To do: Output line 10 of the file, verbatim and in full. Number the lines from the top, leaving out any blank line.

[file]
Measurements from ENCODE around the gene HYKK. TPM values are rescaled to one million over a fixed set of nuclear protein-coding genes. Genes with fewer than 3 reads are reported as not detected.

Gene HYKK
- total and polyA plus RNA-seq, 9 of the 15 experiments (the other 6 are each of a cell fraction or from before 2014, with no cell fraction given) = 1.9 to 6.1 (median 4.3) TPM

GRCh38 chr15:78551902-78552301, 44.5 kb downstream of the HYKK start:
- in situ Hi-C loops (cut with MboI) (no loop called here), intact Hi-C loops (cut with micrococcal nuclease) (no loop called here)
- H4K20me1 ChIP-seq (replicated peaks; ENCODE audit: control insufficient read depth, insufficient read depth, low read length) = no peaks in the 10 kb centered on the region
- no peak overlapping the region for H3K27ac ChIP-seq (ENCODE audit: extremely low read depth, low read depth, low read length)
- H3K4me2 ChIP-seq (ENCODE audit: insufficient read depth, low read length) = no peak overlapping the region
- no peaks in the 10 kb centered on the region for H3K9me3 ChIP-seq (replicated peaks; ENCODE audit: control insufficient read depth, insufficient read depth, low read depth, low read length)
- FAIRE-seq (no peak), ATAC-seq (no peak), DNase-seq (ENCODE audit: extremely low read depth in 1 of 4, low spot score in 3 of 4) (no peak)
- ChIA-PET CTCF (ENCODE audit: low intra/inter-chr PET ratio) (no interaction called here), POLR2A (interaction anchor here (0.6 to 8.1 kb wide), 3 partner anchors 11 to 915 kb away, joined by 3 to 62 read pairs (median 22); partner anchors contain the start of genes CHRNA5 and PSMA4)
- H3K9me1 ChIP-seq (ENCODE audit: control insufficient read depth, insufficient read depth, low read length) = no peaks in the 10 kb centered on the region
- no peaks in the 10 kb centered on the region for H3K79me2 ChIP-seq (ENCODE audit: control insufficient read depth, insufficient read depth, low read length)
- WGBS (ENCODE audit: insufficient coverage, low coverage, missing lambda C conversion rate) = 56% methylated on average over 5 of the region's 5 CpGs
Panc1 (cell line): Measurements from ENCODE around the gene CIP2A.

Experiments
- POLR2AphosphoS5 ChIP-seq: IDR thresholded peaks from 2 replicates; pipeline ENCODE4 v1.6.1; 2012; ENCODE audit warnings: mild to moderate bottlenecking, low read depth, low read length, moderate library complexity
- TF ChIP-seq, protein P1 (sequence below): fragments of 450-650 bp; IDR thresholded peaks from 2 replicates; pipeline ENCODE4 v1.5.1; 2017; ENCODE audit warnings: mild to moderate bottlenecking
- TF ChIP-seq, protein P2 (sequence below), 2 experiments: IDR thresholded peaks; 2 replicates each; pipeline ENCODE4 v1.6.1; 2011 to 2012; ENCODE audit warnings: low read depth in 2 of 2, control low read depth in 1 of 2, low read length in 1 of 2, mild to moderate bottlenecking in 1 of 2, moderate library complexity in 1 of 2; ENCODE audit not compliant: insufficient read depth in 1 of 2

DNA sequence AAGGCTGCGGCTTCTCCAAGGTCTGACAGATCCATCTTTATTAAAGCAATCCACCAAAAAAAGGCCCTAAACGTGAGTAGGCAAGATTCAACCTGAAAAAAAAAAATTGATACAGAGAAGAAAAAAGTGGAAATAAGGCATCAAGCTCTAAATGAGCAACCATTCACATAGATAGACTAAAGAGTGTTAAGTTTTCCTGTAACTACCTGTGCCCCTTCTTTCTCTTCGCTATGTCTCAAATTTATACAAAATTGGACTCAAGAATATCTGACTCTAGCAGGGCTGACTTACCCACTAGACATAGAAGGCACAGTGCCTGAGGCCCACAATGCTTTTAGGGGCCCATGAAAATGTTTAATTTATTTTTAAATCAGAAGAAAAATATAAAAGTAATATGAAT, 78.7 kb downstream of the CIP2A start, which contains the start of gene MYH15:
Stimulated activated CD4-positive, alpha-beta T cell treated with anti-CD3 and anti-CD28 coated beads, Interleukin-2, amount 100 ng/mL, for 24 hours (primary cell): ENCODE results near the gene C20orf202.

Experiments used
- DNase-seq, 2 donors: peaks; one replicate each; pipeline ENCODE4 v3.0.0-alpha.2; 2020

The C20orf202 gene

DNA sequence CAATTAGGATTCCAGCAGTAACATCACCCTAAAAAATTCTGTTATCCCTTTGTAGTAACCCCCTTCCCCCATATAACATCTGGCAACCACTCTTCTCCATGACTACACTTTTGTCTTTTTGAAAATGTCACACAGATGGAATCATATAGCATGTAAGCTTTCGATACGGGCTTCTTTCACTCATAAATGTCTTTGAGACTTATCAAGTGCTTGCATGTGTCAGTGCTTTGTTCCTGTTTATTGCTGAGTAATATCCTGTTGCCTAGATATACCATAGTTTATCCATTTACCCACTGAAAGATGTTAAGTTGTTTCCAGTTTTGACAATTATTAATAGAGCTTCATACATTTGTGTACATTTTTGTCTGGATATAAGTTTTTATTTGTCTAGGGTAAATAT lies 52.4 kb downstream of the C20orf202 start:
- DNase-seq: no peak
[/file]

- FAIRE-seq (no peak), ATAC-seq (no peak), DNase-seq (ENCODE audit: extremely low read depth in 1 of 4, low spot score in 3 of 4) (no peak)